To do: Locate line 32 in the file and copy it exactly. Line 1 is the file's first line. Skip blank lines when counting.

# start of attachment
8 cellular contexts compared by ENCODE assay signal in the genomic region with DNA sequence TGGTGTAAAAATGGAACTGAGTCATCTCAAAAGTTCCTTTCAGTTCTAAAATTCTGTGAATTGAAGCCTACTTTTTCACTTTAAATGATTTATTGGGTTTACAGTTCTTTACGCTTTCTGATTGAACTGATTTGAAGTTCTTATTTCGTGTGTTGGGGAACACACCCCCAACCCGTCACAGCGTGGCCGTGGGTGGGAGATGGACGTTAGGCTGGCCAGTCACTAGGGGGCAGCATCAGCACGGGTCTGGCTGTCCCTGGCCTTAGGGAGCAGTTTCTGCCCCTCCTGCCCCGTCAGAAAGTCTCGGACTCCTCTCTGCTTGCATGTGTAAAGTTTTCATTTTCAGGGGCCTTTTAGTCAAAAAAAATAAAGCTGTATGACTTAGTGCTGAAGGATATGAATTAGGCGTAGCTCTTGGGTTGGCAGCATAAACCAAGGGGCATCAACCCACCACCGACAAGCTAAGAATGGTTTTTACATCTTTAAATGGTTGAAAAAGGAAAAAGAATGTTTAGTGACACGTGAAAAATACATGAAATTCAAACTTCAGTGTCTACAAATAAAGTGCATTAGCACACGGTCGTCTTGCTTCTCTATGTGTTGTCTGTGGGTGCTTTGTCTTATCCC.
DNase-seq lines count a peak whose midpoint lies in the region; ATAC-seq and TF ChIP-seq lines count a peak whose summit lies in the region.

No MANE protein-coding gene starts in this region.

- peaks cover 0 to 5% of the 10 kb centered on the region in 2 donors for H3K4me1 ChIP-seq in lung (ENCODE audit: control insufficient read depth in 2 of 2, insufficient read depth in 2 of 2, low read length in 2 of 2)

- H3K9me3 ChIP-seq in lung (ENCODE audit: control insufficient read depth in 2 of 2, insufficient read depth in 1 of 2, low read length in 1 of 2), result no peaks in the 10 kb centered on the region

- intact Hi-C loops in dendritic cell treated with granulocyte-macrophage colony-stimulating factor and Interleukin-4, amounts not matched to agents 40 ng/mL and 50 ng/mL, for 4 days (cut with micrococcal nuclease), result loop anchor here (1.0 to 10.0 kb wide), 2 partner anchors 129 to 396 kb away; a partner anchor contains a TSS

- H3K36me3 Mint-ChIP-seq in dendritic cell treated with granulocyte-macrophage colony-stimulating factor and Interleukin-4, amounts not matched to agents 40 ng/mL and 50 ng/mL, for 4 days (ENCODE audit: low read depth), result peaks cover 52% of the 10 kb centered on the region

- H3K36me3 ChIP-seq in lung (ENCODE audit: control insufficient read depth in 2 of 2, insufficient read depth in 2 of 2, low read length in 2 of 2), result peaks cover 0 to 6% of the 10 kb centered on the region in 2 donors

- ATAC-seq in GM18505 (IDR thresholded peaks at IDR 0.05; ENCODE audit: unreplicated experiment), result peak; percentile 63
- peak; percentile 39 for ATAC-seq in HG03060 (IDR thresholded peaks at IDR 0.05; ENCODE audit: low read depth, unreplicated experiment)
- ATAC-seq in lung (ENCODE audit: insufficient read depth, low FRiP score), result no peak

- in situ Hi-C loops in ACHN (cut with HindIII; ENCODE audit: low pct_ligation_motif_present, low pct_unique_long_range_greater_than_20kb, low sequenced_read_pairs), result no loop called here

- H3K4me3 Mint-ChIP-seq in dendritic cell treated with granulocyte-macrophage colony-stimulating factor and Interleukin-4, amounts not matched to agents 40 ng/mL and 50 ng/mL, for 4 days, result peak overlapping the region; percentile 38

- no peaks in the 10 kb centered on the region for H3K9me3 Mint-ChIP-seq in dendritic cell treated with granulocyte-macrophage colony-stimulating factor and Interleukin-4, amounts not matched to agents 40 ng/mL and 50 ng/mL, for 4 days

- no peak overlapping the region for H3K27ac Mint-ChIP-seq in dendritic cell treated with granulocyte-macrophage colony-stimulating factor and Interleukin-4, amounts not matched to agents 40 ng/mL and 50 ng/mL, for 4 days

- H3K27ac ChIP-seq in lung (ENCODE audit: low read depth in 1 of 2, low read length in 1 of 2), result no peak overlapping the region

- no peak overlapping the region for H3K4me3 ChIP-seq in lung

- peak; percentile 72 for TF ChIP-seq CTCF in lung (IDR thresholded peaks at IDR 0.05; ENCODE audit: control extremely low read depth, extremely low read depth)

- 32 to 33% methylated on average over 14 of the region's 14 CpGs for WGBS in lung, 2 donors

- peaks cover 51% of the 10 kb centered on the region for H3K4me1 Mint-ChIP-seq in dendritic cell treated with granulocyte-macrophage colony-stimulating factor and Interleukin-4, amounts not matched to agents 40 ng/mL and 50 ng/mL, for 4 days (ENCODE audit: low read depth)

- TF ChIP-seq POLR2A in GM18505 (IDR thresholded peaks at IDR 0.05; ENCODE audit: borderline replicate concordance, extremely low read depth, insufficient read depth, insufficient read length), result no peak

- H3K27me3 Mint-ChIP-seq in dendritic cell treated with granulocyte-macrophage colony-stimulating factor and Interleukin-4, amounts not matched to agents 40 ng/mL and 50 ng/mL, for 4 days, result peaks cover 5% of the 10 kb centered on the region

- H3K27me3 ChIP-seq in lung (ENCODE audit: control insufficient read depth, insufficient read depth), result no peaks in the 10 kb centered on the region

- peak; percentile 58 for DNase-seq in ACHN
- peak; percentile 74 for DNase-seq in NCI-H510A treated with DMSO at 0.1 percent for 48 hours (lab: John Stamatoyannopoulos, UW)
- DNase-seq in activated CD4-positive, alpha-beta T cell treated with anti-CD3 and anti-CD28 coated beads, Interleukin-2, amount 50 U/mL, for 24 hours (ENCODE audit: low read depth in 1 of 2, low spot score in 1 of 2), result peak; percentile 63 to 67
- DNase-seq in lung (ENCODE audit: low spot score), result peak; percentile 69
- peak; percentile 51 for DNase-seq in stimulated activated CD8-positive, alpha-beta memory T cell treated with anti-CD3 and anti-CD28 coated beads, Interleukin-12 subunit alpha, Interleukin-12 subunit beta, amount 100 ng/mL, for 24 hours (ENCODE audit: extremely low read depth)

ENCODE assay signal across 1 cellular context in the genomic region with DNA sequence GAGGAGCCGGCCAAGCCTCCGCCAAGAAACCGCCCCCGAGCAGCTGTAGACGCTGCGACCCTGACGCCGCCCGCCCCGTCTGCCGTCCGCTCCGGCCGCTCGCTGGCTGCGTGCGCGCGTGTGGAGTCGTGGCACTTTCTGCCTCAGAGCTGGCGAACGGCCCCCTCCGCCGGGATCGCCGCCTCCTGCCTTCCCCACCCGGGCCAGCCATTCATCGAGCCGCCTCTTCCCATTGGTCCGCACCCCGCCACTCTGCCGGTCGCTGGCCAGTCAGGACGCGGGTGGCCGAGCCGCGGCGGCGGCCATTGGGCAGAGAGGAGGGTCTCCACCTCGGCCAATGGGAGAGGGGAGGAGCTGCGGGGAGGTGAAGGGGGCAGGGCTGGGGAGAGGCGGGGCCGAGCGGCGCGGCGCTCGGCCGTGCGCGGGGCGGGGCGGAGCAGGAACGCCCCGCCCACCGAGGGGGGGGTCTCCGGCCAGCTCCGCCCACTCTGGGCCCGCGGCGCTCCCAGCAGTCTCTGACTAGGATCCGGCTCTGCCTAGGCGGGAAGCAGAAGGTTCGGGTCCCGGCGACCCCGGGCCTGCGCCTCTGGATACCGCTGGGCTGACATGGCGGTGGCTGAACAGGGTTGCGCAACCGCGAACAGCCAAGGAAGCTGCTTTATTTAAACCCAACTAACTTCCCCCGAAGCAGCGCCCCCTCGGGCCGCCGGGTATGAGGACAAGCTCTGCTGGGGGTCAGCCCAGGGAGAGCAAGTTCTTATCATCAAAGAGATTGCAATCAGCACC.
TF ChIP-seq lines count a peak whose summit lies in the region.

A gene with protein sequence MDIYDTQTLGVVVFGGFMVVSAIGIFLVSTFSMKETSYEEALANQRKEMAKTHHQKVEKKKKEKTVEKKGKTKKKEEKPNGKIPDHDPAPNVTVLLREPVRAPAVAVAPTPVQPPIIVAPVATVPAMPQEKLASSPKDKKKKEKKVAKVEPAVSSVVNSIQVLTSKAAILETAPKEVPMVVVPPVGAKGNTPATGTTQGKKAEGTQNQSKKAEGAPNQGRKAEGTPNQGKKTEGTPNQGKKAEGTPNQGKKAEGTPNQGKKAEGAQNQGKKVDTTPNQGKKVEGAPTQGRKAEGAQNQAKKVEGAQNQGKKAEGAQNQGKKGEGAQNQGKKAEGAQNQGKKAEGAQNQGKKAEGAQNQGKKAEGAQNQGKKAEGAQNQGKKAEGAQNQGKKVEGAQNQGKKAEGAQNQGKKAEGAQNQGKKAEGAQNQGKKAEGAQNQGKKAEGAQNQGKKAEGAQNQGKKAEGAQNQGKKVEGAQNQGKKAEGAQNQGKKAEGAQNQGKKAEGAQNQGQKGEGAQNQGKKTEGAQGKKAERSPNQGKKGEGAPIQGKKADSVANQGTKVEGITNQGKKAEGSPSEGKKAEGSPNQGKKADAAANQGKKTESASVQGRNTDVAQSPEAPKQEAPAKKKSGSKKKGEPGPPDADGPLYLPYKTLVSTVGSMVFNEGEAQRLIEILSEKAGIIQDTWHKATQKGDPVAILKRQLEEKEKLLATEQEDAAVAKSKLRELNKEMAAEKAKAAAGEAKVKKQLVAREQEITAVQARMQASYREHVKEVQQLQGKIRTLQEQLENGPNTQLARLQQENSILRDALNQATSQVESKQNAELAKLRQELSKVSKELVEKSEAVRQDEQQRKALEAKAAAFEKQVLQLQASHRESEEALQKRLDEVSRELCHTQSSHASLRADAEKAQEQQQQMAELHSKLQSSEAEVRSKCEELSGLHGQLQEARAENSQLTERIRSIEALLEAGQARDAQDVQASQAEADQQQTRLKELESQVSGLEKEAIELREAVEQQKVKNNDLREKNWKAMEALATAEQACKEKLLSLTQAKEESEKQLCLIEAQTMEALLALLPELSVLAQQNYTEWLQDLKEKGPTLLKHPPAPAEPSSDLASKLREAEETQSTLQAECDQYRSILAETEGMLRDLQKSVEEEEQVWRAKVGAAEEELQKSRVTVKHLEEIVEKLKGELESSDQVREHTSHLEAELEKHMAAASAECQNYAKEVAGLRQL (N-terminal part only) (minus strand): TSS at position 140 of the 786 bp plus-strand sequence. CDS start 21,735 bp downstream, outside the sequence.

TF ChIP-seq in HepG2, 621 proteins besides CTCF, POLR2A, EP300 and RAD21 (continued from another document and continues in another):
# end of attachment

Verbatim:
TF ChIP-seq in HepG2, 621 proteins besides CTCF, POLR2A, EP300 and RAD21 (continued from another document and continues in another):